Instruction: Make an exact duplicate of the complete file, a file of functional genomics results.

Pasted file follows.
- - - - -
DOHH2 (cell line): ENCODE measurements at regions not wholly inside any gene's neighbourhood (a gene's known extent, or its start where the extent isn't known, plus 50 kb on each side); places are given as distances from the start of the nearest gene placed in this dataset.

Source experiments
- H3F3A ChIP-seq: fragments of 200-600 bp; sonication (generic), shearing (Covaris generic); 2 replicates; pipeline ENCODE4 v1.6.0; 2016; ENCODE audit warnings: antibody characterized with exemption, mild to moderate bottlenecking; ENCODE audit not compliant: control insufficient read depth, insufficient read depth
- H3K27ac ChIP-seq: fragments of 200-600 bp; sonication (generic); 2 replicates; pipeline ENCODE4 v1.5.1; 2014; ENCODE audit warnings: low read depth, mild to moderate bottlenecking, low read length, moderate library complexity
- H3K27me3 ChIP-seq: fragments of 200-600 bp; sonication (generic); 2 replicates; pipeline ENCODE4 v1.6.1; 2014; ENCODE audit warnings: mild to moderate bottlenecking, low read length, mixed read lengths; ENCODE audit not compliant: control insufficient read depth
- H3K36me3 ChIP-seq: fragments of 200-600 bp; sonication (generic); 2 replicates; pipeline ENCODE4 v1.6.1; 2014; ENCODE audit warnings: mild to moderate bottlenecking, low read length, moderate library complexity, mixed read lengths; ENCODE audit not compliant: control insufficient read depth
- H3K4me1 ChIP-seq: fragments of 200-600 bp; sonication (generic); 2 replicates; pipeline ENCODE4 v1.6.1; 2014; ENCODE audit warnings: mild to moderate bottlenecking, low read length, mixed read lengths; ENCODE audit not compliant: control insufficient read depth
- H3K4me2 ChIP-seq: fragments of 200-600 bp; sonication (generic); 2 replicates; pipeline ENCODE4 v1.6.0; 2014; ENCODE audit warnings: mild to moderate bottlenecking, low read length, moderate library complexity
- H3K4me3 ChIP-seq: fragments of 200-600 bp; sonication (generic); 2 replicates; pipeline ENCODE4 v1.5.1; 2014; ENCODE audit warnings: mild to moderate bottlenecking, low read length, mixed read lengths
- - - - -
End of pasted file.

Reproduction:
DOHH2 (cell line): ENCODE measurements at regions not wholly inside any gene's neighbourhood (a gene's known extent, or its start where the extent isn't known, plus 50 kb on each side); places are given as distances from the start of the nearest gene placed in this dataset.

Source experiments
- H3F3A ChIP-seq: fragments of 200-600 bp; sonication (generic), shearing (Covaris generic); 2 replicates; pipeline ENCODE4 v1.6.0; 2016; ENCODE audit warnings: antibody characterized with exemption, mild to moderate bottlenecking; ENCODE audit not compliant: control insufficient read depth, insufficient read depth
- H3K27ac ChIP-seq: fragments of 200-600 bp; sonication (generic); 2 replicates; pipeline ENCODE4 v1.5.1; 2014; ENCODE audit warnings: low read depth, mild to moderate bottlenecking, low read length, moderate library complexity
- H3K27me3 ChIP-seq: fragments of 200-600 bp; sonication (generic); 2 replicates; pipeline ENCODE4 v1.6.1; 2014; ENCODE audit warnings: mild to moderate bottlenecking, low read length, mixed read lengths; ENCODE audit not compliant: control insufficient read depth
- H3K36me3 ChIP-seq: fragments of 200-600 bp; sonication (generic); 2 replicates; pipeline ENCODE4 v1.6.1; 2014; ENCODE audit warnings: mild to moderate bottlenecking, low read length, moderate library complexity, mixed read lengths; ENCODE audit not compliant: control insufficient read depth
- H3K4me1 ChIP-seq: fragments of 200-600 bp; sonication (generic); 2 replicates; pipeline ENCODE4 v1.6.1; 2014; ENCODE audit warnings: mild to moderate bottlenecking, low read length, mixed read lengths; ENCODE audit not compliant: control insufficient read depth
- H3K4me2 ChIP-seq: fragments of 200-600 bp; sonication (generic); 2 replicates; pipeline ENCODE4 v1.6.0; 2014; ENCODE audit warnings: mild to moderate bottlenecking, low read length, moderate library complexity
- H3K4me3 ChIP-seq: fragments of 200-600 bp; sonication (generic); 2 replicates; pipeline ENCODE4 v1.5.1; 2014; ENCODE audit warnings: mild to moderate bottlenecking, low read length, mixed read lengths